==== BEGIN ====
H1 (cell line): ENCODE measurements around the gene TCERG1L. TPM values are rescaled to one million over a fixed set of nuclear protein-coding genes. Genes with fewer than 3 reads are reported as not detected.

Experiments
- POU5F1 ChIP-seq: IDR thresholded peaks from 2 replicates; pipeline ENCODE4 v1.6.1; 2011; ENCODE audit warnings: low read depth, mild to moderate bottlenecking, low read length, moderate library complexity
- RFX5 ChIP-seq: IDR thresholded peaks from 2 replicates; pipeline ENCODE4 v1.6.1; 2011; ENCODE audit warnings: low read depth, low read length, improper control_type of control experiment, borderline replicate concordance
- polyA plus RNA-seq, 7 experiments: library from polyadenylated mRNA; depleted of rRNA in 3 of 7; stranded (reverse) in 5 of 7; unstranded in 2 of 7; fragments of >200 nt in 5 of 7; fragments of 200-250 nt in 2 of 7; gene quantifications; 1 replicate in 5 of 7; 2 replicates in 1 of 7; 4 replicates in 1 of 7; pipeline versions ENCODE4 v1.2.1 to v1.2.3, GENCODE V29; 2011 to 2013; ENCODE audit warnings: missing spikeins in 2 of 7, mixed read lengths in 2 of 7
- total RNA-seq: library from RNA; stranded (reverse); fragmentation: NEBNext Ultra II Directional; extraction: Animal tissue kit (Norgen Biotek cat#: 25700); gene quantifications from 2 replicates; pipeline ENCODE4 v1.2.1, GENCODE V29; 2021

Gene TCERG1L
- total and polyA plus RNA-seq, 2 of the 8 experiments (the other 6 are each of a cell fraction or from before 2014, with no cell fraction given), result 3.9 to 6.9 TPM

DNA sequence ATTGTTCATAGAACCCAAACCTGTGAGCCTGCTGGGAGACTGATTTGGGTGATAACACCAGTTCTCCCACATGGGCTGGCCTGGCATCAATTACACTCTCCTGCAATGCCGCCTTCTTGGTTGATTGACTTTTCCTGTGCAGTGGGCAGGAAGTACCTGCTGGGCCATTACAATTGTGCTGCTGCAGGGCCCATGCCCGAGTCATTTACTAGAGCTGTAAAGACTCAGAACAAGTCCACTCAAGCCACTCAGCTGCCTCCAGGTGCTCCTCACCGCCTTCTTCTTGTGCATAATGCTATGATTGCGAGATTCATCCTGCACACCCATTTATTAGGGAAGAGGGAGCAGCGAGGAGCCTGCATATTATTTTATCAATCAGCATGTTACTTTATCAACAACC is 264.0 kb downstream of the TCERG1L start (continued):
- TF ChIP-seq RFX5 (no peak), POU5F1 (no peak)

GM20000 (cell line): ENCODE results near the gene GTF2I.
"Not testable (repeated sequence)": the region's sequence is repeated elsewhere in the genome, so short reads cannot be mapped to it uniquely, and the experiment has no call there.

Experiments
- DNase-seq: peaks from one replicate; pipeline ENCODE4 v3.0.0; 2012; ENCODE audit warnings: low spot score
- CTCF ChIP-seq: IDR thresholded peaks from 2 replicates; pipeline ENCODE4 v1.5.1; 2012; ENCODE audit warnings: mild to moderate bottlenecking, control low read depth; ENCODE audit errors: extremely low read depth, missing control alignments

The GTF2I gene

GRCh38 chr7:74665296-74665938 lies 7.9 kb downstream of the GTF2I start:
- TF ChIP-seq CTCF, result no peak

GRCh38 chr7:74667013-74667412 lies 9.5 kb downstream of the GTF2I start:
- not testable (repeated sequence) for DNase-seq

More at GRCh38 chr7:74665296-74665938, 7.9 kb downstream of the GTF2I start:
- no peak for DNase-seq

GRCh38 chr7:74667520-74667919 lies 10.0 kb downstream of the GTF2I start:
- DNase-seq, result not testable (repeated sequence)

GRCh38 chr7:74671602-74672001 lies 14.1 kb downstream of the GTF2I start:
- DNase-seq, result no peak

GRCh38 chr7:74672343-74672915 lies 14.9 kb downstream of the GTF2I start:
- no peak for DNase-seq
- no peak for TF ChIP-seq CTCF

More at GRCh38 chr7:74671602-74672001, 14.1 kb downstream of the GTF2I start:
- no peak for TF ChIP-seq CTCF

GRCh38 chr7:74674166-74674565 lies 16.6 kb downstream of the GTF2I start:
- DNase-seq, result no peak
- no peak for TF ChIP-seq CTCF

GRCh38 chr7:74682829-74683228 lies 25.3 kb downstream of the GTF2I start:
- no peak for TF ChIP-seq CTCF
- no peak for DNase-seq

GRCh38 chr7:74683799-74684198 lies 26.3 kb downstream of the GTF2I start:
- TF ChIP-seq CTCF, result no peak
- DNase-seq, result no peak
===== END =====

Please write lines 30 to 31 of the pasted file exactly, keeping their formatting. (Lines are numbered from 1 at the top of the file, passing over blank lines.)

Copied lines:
More at GRCh38 chr7:74671602-74672001, 14.1 kb downstream of the GTF2I start:
- no peak for TF ChIP-seq CTCF